Quagga mussel larvae found in the Snake River

Quagga mussels smother a boat propeller on Lake Mead

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The Idaho State Department of Agriculture (ISDA) has confirmed the presence of quagga mussel larvae in the Centennial Waterfront Park area of the Snake River. These findings mark the first time a rapid response plan has been put into action to eliminate quagga mussels discovered in Idaho waters.

The introduction of quagga mussels poses a major threat to Idaho. This invasive species can quickly spread and clog pipes that deliver water for drinking, energy, agriculture, recreation, and a variety of other uses. These mussels can negatively affect fish populations and wildlife habitat. The mussels are highly competitive, persistent, and can create monocultures that will eliminate Idaho’s diverse biological landscape.

“If we are not successful, an unchecked spread – which we are doing all we can to stop – has the potential to cost Idaho hundreds of millions of dollars in actual and indirect costs. It could prompt increases in your taxes and bills,” ISDA officials said.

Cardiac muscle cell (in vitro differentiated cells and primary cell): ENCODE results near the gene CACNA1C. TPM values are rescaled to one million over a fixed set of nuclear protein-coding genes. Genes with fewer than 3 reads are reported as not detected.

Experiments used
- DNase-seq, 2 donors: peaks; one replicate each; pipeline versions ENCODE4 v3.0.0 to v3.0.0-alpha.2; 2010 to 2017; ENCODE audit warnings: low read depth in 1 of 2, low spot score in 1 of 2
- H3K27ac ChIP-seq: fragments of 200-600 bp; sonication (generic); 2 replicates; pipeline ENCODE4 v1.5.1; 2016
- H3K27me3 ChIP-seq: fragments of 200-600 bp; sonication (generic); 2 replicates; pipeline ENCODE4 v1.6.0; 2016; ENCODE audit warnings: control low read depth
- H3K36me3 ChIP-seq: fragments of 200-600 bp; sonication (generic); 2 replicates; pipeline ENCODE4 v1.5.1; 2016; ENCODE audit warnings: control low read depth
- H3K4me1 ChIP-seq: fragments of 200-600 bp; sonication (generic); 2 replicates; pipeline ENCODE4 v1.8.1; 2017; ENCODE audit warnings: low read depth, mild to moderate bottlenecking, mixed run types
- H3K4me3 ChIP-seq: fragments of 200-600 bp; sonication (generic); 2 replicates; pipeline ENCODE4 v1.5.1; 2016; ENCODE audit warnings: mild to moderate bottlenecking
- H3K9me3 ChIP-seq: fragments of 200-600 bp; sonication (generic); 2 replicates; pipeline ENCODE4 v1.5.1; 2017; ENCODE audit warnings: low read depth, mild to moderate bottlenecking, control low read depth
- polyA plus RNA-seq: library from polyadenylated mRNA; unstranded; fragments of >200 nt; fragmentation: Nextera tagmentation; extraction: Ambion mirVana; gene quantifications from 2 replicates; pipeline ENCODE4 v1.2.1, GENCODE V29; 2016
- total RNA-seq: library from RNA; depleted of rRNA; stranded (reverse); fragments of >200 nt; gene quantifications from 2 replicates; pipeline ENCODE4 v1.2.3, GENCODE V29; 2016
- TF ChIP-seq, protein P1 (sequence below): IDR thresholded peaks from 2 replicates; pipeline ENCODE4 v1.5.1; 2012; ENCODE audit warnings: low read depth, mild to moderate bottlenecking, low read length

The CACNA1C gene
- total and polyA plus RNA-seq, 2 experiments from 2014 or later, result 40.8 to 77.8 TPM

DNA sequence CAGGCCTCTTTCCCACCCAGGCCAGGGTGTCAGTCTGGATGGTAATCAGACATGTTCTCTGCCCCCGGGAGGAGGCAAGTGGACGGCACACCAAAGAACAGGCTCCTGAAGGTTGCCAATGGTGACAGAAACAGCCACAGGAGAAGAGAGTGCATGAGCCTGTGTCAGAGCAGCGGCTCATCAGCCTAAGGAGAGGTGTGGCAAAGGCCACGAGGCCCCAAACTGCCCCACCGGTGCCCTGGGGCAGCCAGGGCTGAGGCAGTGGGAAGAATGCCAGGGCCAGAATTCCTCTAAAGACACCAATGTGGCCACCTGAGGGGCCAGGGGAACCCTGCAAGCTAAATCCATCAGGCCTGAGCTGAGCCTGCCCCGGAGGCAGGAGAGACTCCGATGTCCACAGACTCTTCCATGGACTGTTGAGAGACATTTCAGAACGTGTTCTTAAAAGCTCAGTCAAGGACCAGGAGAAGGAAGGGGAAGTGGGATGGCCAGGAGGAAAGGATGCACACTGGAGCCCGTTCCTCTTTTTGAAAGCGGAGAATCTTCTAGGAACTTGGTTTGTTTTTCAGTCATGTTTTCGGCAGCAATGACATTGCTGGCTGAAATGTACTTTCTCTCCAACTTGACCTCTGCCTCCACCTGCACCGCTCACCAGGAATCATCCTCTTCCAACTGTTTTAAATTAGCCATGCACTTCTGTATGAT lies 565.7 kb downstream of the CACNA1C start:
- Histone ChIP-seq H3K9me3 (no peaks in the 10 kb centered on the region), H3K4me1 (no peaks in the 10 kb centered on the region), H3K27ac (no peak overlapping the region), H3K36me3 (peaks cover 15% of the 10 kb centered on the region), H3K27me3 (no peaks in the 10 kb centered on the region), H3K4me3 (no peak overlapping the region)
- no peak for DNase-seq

Gov. Brad Little and the ISDA are overseeing a swift response to the problem in coordination with the Idaho Department of Environmental Quality, Twin Falls County Commissioners, the mayor of Twin Falls and more. In the meantime, the Middle Snake River has been closed to public use. It’s imperative that the public stay away from the river while further water testing is done, and treatment plans are developed, officials said.

For more information about the quagga mussel issue, go here: https://agri.idaho.gov/main/plants/snake-river-quagga-mussel-veligers/

For more information about Flood Control District 10, contact Mike Dimmick, District Manager [email protected](link sends e-mail)
For feedback on the stories, contact Steve Stuebner [email protected]

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